Seeley Chapel gathering marked renewed Chickasaw dynamism

It was October 26, 1963 when Chickasaws gathered at Seeley Chapel, near Connerville, Okla. to witness Overton James’ oath of office as the appointed Governor of the Chickasaw Nation. It was a unique time, and it marked the genesis of a new and critically important period in Chickasaw history.

A feeling of great optimism permeated the meeting at Seeley Chapel. The appointment by President Kennedy was important because James looked at things differently. He would advocate for Chickasaw self-governance and the ability of the people to make our own decisions regarding our tribe and our government. Gov. James would become our first modern Governor elected by the people in 1971, the first Chickasaw election since 1904.

Chickasaws gathered that day under arbors. This gathering was really the precursor of our current Annual Meeting. Chickasaws met, and meet, to share news and to hear the reports from the Governor and tribal officials on the state of the Chickasaw Nation.

At the time the Seeley Chapel gathering took place, the Chickasaw people had endured almost 60 years of having virtually no power over their tribal government and the decisions made on their behalf. Our Governor was a federally-appointed post with little real ability to influence policy and decision-making.

All the tribes across the country had endured decades of poverty and disenfranchisement caused by failed federal policy. Native people were not allowed to make decisions for themselves, and the federal government on several occasions attempted to terminate tribes and their governments completely. This unfortunately eliminated some tribes from federal recognition, but most tribes, including the Chickasaw Nation, endured and persevered through bleak days.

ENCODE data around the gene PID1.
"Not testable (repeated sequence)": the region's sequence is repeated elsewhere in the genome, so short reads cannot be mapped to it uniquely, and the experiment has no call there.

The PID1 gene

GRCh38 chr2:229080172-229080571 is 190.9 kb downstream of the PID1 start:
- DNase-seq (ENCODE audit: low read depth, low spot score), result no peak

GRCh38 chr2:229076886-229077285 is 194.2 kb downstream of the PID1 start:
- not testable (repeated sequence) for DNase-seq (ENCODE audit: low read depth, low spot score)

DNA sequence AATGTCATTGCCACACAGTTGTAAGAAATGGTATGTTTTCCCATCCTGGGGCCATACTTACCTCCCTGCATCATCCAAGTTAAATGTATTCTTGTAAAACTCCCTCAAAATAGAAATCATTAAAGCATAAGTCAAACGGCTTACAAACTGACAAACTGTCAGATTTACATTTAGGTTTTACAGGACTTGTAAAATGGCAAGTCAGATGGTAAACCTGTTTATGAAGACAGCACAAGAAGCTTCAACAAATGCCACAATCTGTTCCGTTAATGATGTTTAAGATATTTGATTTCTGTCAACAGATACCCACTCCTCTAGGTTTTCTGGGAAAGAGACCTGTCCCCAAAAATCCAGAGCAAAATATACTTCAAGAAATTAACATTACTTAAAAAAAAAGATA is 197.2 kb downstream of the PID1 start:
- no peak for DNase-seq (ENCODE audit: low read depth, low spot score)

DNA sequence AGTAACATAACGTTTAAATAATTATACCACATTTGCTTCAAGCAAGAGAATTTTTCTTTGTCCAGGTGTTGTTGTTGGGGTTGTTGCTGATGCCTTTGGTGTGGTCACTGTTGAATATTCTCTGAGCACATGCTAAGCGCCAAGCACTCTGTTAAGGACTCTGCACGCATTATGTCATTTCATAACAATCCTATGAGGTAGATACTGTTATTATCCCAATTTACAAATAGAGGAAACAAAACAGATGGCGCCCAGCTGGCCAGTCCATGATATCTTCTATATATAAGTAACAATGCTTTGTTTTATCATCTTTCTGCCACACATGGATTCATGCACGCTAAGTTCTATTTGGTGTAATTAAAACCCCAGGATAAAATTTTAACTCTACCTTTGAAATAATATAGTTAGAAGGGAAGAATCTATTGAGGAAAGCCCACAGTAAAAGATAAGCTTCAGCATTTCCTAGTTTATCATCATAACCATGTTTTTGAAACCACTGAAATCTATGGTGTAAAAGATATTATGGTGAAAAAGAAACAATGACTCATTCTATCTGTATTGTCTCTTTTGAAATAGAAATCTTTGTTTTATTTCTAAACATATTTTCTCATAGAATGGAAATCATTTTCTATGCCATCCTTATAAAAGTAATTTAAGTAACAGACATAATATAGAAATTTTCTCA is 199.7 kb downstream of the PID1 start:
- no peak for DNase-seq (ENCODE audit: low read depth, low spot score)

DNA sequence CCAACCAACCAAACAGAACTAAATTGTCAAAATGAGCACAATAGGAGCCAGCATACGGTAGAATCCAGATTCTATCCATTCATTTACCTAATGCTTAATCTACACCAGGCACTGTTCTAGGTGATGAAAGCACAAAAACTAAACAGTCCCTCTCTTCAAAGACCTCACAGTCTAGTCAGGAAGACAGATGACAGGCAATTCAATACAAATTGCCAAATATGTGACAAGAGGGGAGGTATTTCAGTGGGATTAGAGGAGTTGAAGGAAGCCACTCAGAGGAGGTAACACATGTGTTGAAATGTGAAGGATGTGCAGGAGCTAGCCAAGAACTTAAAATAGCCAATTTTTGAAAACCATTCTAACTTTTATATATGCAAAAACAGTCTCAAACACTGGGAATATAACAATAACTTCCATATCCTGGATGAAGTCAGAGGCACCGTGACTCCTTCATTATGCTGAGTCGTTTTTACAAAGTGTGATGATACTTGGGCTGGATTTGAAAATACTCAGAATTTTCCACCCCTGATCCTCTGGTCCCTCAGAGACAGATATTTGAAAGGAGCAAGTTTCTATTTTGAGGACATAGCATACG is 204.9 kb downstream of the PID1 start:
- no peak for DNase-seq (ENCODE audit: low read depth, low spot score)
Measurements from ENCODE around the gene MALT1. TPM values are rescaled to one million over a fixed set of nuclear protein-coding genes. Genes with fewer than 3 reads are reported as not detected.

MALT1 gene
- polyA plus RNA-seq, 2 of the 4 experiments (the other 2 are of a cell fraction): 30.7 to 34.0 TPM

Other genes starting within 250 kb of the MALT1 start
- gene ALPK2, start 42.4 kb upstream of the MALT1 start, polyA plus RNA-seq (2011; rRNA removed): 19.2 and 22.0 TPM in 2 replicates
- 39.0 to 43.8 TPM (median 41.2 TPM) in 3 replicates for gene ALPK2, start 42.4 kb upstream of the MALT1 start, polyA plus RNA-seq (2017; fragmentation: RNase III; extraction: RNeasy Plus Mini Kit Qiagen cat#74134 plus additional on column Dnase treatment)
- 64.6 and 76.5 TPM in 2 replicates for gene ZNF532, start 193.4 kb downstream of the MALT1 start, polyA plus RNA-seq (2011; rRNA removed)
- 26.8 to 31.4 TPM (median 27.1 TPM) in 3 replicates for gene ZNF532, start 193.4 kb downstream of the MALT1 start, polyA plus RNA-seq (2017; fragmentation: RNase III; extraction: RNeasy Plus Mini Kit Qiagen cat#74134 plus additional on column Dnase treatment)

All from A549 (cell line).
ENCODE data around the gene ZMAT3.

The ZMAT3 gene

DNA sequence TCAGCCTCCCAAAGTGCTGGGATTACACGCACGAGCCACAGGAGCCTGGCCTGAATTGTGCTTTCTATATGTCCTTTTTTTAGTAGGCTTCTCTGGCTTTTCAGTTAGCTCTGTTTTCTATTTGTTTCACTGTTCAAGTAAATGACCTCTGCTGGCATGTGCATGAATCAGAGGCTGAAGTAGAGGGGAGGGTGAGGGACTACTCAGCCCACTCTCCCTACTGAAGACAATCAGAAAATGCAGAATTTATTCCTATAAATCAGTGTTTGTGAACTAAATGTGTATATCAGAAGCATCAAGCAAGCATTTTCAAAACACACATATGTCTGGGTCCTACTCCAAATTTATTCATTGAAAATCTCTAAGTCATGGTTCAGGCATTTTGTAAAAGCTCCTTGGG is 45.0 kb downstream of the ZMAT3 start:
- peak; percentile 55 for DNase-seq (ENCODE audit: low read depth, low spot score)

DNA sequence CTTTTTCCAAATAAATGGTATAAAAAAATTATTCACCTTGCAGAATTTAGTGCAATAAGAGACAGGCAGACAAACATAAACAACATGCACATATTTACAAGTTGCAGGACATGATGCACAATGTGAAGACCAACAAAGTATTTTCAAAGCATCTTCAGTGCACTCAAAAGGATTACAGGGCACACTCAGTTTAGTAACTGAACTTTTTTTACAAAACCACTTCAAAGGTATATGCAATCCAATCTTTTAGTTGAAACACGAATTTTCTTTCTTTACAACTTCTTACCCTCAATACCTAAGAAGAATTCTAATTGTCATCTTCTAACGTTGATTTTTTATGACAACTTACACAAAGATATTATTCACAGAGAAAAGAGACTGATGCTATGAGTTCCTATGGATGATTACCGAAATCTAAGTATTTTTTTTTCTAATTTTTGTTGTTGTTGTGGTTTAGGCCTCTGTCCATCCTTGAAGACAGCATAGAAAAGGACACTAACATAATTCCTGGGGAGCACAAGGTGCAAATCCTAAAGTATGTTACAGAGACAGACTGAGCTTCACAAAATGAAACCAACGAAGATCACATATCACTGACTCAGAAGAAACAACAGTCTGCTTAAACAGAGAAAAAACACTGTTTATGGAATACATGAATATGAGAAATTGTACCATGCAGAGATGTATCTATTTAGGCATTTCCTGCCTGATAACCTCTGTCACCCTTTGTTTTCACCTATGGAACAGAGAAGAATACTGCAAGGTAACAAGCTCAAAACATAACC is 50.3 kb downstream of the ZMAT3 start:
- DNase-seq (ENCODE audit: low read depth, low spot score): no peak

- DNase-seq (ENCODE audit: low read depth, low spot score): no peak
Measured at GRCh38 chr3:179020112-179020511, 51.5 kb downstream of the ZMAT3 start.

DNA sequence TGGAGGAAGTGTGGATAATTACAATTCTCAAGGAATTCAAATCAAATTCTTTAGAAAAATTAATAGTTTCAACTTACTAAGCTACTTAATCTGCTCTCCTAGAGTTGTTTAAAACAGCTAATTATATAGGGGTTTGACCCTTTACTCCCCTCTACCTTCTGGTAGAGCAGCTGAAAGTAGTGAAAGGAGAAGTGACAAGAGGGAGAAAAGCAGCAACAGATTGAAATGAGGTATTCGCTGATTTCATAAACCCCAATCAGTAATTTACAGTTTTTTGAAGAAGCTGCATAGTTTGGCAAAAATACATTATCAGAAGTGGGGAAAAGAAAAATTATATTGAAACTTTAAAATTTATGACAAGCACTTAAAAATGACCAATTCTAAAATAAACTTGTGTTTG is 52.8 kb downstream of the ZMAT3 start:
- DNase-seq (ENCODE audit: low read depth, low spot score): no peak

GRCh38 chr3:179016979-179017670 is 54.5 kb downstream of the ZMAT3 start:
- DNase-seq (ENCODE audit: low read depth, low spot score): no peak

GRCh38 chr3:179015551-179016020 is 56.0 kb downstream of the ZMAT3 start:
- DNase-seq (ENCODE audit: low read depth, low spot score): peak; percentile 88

Following Gov. James’ appointment to office in 1963, Chickasaw people were spurred to action. We lobbied for our sovereign rights and self-governance. During the 1960s, the heavy hand of federal Indian policy started to lighten.

In 1970, President Nixon delivered his Special Message on Indian Affairs to the U.S. Congress. Nixon recognized the tremendous failures of federal Indian policy. He condemned the federal government’s approach to Indian tribes and advocated for Indian self-determination. He eventually signed over 50 pieces of legislation supporting tribal self-rule.

The Chickasaw Nation, in 1971, conducted its first free elections in 67 years. Gov. James was elected by the people to serve as their Governor. We then started on a path that would lead us to true self-governance, strengthen our sovereign status, and deliver the vote back to the Chickasaw people.

When I was elected Governor in 1987, we had made progress. The federal government had relinquished its tight grip on the tribes, but federal funding was very sparse and it was left to us to figure out how to fund the programs our people needed. So, we determined we would do what our ancestors before us had done – we built a strategy to succeed, and we executed that strategy! We built our own system of support designed to serve our people well.

And we have met with success! Our commercial enterprises, built up over the years, now provide the vast majority of the resources for most of our important programs and services.

The gathering at Seeley Chapel was a watershed event that planted the seeds of progress for the Chickasaw Nation.

As they say in business, Chickasaws wore out a lot of shoe leather! Chickasaw people from that time worked hard, lobbied hard and dedicated all their efforts to a fully self-governing, robust tribe.

There is plenty of work ahead. We constantly endeavor to be forward-thinking and remember our mission to enhance the overall quality of life of the Chickasaw people.

The awakening at Seeley Chapel is our touchstone to keep moving forward. The Seeley Chapel movement set the groundwork for who we are today - a powerful and dynamic tribe dedicated to serving Chickasaw people everywhere.